- The Washington Times - Sunday, August 26, 2001

NYACK, N.Y. Norma Hill, who had a gun thrust in her face during a deadly robbery escape by radicals a generation ago, gave an eyewitness account of the killings she saw that day. Her testimony helped put activist Kathy Boudin behind bars.
Now, with her account of Boudin's good works as an inmate, Mrs. Hill is trying to help free Boudin, who faced her first parole hearing Wednesday. Despite Mrs. Hill's testimony, the parole board ordered Boudin held for at least two more years.
Mrs. Hill's was a rare voice of support. Opposition to Boudin's parole runs strong, especially from the families of the two police officers and security guard who were gunned down that day in 1981.
Mrs. Hill saw Boudin's capture, picked her out of a lineup and repeatedly testified against her in pretrial hearings. She has no second thoughts about it to this day.
"It was the right thing to do," she said in an interview before the parole hearing. "I wanted everybody involved in this crime to be put in jail."
Years later, as a volunteer at the Bedford Hills women's prison, Mrs. Hill encountered Boudin again. She was at first apprehensive to find herself working with Boudin on an AIDS program for inmates one that Boudin redesigned into a program now considered a national model.
Boudin, who had a year-old son when arrested, also developed a program on parenting behind bars and helped write a handbook for inmates whose children are in foster care. She also earned a master's degree in adult education while in prison.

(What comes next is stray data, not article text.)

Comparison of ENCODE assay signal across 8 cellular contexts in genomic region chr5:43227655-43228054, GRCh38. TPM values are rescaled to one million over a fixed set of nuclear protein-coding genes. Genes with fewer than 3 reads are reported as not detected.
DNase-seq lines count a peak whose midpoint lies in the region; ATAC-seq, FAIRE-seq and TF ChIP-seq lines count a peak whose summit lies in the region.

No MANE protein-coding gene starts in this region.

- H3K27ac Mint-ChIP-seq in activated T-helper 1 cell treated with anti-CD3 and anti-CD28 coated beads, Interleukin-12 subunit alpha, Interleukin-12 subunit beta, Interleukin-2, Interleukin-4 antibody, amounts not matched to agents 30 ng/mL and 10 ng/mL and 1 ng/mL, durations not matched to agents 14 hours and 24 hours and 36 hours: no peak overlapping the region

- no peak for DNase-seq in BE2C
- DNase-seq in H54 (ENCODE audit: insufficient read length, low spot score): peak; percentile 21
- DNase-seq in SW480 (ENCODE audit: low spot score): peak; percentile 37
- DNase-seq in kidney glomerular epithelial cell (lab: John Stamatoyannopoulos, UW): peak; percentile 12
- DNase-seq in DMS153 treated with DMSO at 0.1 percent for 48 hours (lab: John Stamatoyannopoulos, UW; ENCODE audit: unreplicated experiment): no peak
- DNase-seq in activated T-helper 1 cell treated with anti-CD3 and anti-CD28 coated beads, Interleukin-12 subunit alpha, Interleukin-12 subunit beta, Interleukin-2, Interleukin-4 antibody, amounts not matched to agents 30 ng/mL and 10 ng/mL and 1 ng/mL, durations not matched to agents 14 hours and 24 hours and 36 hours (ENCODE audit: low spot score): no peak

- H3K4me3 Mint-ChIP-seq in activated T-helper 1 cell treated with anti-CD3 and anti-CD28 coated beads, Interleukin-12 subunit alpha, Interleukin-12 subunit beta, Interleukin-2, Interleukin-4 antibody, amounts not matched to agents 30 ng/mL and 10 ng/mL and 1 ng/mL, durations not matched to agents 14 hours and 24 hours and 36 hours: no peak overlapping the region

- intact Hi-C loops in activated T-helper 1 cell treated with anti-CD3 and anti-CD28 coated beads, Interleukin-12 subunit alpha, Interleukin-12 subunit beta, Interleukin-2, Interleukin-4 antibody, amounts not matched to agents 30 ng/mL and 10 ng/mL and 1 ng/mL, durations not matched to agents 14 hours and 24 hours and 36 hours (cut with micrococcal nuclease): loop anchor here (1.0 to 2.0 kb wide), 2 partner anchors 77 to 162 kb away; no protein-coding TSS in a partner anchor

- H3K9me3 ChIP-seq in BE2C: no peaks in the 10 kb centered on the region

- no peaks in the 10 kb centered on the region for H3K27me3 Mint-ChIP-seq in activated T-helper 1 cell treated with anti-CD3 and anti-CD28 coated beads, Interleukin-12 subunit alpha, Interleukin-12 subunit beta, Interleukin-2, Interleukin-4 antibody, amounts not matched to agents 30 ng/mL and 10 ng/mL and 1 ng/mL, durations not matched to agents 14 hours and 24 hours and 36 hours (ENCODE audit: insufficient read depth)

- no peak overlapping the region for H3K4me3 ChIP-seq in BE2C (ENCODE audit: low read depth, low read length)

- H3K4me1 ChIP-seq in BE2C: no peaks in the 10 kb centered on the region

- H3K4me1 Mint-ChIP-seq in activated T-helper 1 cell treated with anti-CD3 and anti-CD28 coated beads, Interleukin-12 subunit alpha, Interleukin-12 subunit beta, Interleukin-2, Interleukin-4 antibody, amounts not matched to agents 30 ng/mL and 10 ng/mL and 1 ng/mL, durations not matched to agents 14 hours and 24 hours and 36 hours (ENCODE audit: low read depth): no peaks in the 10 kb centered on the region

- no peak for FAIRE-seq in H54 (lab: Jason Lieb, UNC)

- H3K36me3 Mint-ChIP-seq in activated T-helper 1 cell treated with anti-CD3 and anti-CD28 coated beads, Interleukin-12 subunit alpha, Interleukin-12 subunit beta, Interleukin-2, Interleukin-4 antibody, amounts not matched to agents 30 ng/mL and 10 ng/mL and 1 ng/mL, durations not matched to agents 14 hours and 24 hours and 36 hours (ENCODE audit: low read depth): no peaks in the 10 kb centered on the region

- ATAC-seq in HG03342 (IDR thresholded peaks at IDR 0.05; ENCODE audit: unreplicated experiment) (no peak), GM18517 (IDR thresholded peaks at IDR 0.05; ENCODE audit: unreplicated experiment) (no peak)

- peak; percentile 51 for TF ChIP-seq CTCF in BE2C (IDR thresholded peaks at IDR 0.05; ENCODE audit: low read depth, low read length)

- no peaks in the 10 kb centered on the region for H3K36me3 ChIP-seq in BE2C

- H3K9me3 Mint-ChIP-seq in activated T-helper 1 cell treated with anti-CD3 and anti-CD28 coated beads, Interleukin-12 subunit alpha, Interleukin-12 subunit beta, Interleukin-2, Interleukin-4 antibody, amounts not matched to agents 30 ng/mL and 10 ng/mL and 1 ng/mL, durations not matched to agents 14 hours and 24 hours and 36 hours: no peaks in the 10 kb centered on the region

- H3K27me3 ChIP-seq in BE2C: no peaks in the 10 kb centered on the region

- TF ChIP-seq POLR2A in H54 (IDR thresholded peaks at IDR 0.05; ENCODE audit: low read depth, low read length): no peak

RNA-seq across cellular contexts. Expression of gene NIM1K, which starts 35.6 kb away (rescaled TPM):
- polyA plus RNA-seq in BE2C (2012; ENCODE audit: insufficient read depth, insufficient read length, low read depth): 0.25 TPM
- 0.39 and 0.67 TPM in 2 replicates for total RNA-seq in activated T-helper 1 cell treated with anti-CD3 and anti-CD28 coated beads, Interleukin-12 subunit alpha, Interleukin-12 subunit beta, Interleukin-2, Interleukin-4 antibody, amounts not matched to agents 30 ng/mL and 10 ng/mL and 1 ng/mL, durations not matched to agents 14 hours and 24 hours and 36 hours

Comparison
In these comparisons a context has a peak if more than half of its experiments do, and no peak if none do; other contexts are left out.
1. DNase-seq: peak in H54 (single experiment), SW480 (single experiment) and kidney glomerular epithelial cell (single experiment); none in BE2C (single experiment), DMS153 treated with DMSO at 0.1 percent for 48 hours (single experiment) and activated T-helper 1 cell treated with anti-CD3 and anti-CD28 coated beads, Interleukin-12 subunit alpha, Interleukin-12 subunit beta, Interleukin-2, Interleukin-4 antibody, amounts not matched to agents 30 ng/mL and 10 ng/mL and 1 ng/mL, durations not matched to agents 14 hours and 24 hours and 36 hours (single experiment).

Impressed, Mrs. Hill eventually befriended Boudin and visited her often.
Boudin, now 58, has served 20 years of her 20-to-life sentence for felony murder and robbery.
The possibility that Boudin would be released from prison aroused a well-organized opposition that included relatives of the murdered men; politicians, from Gov. George E. Pataki on down; and police officers throughout the region.
"Kathy Boudin is as guilty of those murders as if she pulled the trigger herself," says Brian Lennon, a former Nyack policeman who saw his partner and sergeant gunned down by Boudin's cohorts. "She's where she belongs."
Diane O'Grady, widow of slain Sgt. Edward O'Grady, said, "When Boudin was sentenced, I knew I would have to fight to keep her in. I made Ed a promise that I would do that."
New York City Police Commissioner Bernard Kerik said the prospect of Boudin's release "sickens my stomach."
At a rally last month in Nyack, hundreds of area residents held glowing blue light sticks as they walked through the darkness from a park alongside the Hudson River to a post office to mail tens of thousands of anti-parole letters to the governor and the parole board.
Mrs. Hill wrote her own letter to the governor, urging parole. She also took up Boudin's cause at a meeting with the parole board staff, and in an address to a small local group advocating parole.
"I believe in restorative justice," she said at her home in Armonk. "I know Kathy is full of sorrow and remorse. I know she tried very hard to make amends by doing as much as she possibly could to preserve life in prison and to create programs that help other inmates. I know she is absolutely not a danger to society."